Retro-Dial is a telnet-accessable chat server based on the Diversi-Dial system
created by Bill Basham in the early 1980's. D-Dial was an Apple //e
with which sysops could host simultanious chat between up to 7 users
phone lines and modems. Sysops could also use one or more of their lines to
connect to other D-Dial stations and "link" them together so people on
two or more
D-Dial stations could chat together. D-Dial was popular from around
to the mid-90's and was a precursor for many of the later chat
networks such as IRC.
The look and feel of Retro-Dial is almost exactly the same as D-Dial,
as are many
of the commands, although some command structure has been changed and some new
functionality added. R-Dial is also completely link compatible with D-Dial.
When you connect to a Retro-Dial station, you will be presented with a
To logon to the station, enter your password here, or just press enter
to logon as
a guest. You will then be connected to one of the seven lines on the
#1 through #7. (There is also a line #0 which is used by the sysop
from the console
of the station.)
When you first logon, the station will send a broadcast to all users
showing that you
logged on, which may look like the following:
The arrow with the plus (+) sign means somebody has logged on to the
this, it shows what line was logged in, what channel the user is in,
and in this case,
a question mark (?) since the user has not set their handle yet. For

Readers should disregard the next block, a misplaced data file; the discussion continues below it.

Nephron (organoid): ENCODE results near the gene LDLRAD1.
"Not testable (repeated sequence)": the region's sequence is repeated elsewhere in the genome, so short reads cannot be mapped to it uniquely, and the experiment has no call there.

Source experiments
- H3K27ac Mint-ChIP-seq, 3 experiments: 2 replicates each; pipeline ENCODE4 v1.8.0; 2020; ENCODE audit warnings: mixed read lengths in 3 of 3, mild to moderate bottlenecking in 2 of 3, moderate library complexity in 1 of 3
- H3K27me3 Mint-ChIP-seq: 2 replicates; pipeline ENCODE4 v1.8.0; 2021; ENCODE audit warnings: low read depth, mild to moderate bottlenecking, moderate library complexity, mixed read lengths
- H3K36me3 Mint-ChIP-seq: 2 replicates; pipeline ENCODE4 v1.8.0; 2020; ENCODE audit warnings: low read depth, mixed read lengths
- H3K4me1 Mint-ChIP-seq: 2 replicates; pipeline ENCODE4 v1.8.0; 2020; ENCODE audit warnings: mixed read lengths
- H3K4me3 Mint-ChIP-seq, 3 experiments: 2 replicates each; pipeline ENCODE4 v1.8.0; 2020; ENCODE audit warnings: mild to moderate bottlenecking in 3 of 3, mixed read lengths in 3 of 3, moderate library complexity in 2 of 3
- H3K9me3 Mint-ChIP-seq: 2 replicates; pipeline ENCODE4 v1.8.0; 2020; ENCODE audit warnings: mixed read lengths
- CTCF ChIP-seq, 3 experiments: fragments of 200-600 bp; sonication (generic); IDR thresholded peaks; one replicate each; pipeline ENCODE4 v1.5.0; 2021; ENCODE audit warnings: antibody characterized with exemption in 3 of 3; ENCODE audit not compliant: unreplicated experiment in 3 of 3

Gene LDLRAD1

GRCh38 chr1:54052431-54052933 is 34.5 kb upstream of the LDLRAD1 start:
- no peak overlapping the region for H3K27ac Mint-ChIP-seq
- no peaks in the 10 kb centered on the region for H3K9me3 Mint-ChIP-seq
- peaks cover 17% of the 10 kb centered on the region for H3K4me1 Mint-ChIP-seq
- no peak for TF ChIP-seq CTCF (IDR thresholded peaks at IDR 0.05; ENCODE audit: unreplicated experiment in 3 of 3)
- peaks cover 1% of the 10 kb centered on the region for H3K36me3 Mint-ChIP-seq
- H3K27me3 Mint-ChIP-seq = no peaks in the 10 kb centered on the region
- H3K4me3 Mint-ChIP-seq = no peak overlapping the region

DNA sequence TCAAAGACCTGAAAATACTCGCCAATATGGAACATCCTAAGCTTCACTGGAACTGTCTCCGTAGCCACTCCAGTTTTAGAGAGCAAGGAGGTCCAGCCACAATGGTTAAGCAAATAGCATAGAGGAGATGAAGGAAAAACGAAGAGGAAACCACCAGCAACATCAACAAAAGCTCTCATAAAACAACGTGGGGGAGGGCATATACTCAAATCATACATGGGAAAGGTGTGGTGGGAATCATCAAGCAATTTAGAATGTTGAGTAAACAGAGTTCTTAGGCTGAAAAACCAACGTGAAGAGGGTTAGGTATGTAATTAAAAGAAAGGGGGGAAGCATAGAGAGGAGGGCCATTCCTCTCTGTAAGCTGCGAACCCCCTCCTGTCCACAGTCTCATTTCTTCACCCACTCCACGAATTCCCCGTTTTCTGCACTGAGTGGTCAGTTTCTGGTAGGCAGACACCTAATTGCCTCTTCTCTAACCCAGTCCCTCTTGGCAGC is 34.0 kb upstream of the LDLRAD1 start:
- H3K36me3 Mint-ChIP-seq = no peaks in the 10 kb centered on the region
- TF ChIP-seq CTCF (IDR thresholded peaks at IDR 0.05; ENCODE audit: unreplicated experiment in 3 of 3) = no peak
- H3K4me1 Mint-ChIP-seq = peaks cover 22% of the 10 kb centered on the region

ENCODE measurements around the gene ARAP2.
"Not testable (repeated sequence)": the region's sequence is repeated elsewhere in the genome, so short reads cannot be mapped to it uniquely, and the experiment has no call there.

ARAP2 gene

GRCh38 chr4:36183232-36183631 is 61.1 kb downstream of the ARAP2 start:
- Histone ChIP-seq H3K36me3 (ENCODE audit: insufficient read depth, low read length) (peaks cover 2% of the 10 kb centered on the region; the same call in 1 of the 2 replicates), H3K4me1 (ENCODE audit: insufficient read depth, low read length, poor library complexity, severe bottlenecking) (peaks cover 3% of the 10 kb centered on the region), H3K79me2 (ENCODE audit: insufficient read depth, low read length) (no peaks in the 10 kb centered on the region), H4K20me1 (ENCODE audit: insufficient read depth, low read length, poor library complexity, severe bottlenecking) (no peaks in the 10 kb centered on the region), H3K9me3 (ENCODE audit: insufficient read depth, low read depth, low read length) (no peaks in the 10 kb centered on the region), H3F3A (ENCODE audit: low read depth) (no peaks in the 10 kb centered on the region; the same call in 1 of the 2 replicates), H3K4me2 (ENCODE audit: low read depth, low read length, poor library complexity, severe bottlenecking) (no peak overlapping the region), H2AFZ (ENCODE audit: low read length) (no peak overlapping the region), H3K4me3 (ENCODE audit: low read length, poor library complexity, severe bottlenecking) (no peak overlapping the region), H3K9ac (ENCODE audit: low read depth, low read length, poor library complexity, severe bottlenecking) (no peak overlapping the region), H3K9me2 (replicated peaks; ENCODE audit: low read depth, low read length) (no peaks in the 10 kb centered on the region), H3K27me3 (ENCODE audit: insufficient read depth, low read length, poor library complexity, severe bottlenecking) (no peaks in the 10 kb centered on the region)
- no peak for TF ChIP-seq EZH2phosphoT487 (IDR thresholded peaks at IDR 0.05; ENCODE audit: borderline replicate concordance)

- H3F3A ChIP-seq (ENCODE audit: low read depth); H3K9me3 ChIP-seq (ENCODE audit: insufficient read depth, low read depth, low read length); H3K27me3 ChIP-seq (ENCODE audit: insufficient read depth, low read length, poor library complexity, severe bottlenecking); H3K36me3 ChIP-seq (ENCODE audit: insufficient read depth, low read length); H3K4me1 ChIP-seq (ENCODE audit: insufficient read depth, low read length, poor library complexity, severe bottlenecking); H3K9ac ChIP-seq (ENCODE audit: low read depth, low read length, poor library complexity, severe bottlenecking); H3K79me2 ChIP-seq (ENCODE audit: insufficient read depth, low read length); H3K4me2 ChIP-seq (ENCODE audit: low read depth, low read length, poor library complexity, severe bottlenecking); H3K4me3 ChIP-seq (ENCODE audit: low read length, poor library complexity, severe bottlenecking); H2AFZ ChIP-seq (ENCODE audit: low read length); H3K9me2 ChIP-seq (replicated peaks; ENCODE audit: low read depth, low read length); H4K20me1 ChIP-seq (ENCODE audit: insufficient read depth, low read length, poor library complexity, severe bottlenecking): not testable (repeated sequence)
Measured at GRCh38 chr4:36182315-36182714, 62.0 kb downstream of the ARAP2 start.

will show their handle (which is saved each time they logoff) and their user id.
A broadcast is also sent to all users when somebody logs off the
system. This looks
the same, except instead of a plus (+), there is a minus (-) like the following:
To chat with other users on the station after you have logged on,
simply type what you
want to say. Any text which starts with a slash (/) is processed by
Retro-Dial as a command. For example, to change your handle, you would
use the /H command:
This would set your handle to "Joe". The system responds to all commands
with an arrow (showing it is a message from the system) followed by the
system's message. In this case, to acknowledge your handle has been changed,
the system would reply:
When someone types a message, their header will show before the
message, for example:
#1(T1:Joe) Hi all!
Headers show information about the user who sent the message and are
made up of the
- Line number - #1 through #7 (Or #0 for the sysop at the console)
- Access - Access level marker of the user.
- Channel - Which channel the user is currently on.
- A colon as a separator in between the channel and handle.
- Handle - The handle of the user.
- A right parentheses as a separator in between the handle and user's text.
There are 4 channels, T1-T4 which users can chat in, and an additional
channel T0 for
sysop and co-sysop use only. T1 and T2 are public channels and allow
any number of
validated users to chat in them. T3 and T4 are private channels, and
only two users
at a time are allowed in these channels. In addition, certain station
are not shown in channel T3 (semi-privacy), and no station broadcasts
are shown in T4
(full-privacy). When a user types a public message, only other users
in the same
channel can see this message.
The sysop can use one or more of the station's lines to link to other stations,
allowing users on either station to chat with each other. When a
station is linked,
all of the other station's users will have the number of the line
their station is
linked on show before the user's header. For example, if the sysop of